The ability to easily misunderstand God is, I know, allowed. And I know that God is ever-patient and gracious. I guess this post is incomplete in that I can offer no answers or remedies. I can only continually realize that I am utterly small, and though God makes Himself known, it takes forever to understand Him. It’s a good thing I have that long.

Friday, April 8, 2011

Trading a lie for the Truth

I get monthly e-mail newsletters from the church I attend out here in Madison. Good for information and to keep updated, but I never really took the time to read the reflections before. I did this time around and it floored me. Take a peek:

St. Nikolai Velimirovic

On the Purpose of Self-Denial

{crazy emphasis added by Carrie Kern}

The first man, Adam, also denied himself when he fell into sin, but he denied his real, true self. Seeking from men that they deny themselves, the Lord seeks that they deny their false selves. Put more simply: Adam denied the Truth, and clave to a lie; now the Lord seeks of Adam’s descendants that they deny the lie that cleave once more to the Truth from which they had fallen away. Therefore, to deny oneself means to deny the deceitful non-being that has been imposed on us in place of our God-given being. We must deny the earthboundness that has, for us, replaced spirituality, and the passions that have replaced good works; the servile fear that has darkened in us our sonship of God and the grumbling against God that has killed within the spirit of obedience to Him. We must deny evil thoughts, evil desires and evil deeds. We must deny the idolatrous worship of nature and our body. In brief: we must deny all that we reckon is “me”, but is in reality not us but the devil and sin, corruption, illusion and death. Oh, let us deny the evil habits that have become second nature to us; let us deny this “second nature”, for it is not our nature as God created it, but an accumulated and hardened illusion and self-delusion in ourselves - a hypocritical lie that goes by our name, and we by its ... For, by this [self-denial], the old, animal-like man in us is put to death, and the new man, made in God’s image and immortal, is raised to life. As the Apostle says: “Our old man is crucified,” and explains at once why: “that we should not serve sin” (Romans 6:6)... [And by this self-denial] we shall find our strength in Him our courage and our consolation. He will be to us light on a dark path, health in sickness, a companion in loneliness, joy in suffering and riches in want. A lamp is left burning all night in a sick-room, and in the night of this life, Christ’s inextinguishable light is needed, to ease our pain and keep alive our hope in the dawning of day.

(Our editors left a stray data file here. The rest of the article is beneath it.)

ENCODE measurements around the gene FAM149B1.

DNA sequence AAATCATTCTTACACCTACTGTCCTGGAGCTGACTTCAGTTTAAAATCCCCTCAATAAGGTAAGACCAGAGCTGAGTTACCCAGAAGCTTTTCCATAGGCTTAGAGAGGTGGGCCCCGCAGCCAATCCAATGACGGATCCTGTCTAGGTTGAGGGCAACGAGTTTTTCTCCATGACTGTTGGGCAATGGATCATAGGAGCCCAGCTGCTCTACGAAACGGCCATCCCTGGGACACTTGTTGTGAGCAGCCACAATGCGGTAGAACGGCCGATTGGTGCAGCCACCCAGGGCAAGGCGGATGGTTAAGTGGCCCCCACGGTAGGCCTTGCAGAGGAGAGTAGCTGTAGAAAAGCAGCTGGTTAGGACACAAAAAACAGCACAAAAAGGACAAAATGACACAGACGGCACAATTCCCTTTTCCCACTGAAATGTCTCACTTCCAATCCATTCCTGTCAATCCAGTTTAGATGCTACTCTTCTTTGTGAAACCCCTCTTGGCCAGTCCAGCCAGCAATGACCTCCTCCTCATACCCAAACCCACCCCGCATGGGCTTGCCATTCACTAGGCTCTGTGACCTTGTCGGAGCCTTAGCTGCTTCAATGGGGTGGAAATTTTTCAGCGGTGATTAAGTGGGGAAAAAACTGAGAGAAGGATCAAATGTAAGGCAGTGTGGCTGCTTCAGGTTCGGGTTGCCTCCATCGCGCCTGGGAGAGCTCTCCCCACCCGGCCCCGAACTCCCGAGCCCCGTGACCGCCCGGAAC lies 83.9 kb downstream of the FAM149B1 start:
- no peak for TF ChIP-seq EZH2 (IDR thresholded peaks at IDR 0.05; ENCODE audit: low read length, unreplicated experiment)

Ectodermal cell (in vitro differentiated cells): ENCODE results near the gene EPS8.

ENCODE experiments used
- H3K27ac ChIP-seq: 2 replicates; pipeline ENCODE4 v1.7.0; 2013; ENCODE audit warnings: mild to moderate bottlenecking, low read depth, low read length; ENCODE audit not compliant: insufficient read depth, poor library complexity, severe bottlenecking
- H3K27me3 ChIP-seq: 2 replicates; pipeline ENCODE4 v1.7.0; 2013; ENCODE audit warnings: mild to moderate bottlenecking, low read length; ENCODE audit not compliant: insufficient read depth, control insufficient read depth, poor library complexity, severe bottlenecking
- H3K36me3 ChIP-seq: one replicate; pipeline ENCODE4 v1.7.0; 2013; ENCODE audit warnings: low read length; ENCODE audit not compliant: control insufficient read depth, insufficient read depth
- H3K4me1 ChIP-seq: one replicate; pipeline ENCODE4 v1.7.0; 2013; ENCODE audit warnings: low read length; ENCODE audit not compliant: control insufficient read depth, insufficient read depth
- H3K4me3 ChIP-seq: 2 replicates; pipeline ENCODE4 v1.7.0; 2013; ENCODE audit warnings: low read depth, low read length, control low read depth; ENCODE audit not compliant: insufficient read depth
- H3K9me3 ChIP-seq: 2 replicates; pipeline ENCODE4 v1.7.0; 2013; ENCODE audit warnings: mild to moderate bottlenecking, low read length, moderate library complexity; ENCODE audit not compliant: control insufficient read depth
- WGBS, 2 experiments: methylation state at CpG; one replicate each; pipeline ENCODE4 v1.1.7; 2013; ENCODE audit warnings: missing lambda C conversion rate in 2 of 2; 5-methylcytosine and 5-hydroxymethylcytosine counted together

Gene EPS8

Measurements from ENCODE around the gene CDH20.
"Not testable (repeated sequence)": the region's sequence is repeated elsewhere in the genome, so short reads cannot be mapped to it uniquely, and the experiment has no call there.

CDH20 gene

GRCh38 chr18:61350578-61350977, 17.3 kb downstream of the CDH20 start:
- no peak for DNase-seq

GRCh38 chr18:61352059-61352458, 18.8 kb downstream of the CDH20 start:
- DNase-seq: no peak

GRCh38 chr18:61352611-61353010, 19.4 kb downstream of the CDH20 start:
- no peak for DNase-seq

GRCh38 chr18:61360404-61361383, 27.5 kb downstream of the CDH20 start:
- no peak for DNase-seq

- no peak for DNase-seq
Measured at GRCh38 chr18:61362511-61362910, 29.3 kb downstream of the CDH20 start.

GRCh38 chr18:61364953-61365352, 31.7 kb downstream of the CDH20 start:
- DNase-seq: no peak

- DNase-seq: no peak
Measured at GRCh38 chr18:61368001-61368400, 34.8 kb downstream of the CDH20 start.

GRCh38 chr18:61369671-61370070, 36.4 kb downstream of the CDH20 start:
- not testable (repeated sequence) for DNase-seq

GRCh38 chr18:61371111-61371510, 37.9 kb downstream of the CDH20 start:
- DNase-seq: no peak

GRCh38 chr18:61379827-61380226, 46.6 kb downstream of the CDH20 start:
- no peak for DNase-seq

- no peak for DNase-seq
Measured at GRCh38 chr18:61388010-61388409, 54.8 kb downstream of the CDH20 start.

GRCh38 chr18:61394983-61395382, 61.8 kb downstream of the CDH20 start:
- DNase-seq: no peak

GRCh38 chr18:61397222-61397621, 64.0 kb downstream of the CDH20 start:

Doesn’t it make you ask the question, who am I really? What am I like in essence? What is this full self of mine?

I’m an expert at asking questions that can’t really be answered. I’ll just put that out into the universe and let it sit. But that sure is mind-blowing.

Monday, March 14, 2011

Oh There's More

I’m reading a book to learn more about the Orthodox Church. I’ve been attending on and off for about a year, depending on when I’m in the country and when I’m not borderline freaked out by how different Orthodoxy is from any other Christian experience I’ve ever had. I expected this book to be mostly historical - about what was discussed at ecumenical councils, the crusades, etc. And granted, these things are discussed. But the heavy, intense, mind-blowing, deeper-than-I’ve-ever-thought-possible theology of many of these councils is also brought up. One thing I absolutely love about Orthodoxy is that I experience the Christian thought that’s been going on for 2000 years. It feels more linear than protestantism - and don’t get me wrong, I grew up Lutheran, but an older Church with a longer period of trying to figure this whole church thing out opens you up to a little more. Though I’m a deep thinker - there’s always a question or seven in my head, which lead to a question or seven more - by pursuing Orthodoxy, I’m being opened to mind-blowing things I never even thought about. The Orthodox have thought long and hard about who God is, and it astounds me.

Bear with me. I know nothing. So this post will probably be choppy.

Fourteenth century. The seven main ecumenical councils (a bunch of bishops getting together to discuss the Trinity or the nature Christ or the use of icons, etc. in order to avoid heretical thought in the Church) have come and gone, but the ideas are still being applied in new ways centuries later. Barlaam the Calabrian professed that we can only know God indirectly, that the immediate experience of God is impossible in this present life. I’m trying to avoid overwhelming detail here, but Barlaam met a crazy dialogue with St. Gregory Palamas (really awesome Greek hermit monk and then Archbishop of Thessalonica), who disagreed wholeheartedly with him by explaining that we know the energies of God, but not his essence, an idea that comes from St. Basil. From here, I think I’ll let the book speak for itself ...

“‘God is not a nature,’ [Gregory] wrote, ‘for He is above all nature; He is not a being, for He is above all beings ... no single thing of all that is created has or ever will have even the slightest communion with the supreme nature or nearness to it.’ But however remote from us in His essence, yet in His energies God has revealed Himself to us. These energies are not something that exists apart from God, not a gift which God confers upon humans; they are God Himself in His action and revelation to the world. God exists complete and entire in each of His divine energies. The world, as Gerard Manley Hopkins said, is charged with the grandeur of God; all creation is a gigantic Burning Bush, permeated but not consumed by the ineffable and wondrous fire of God’s energies.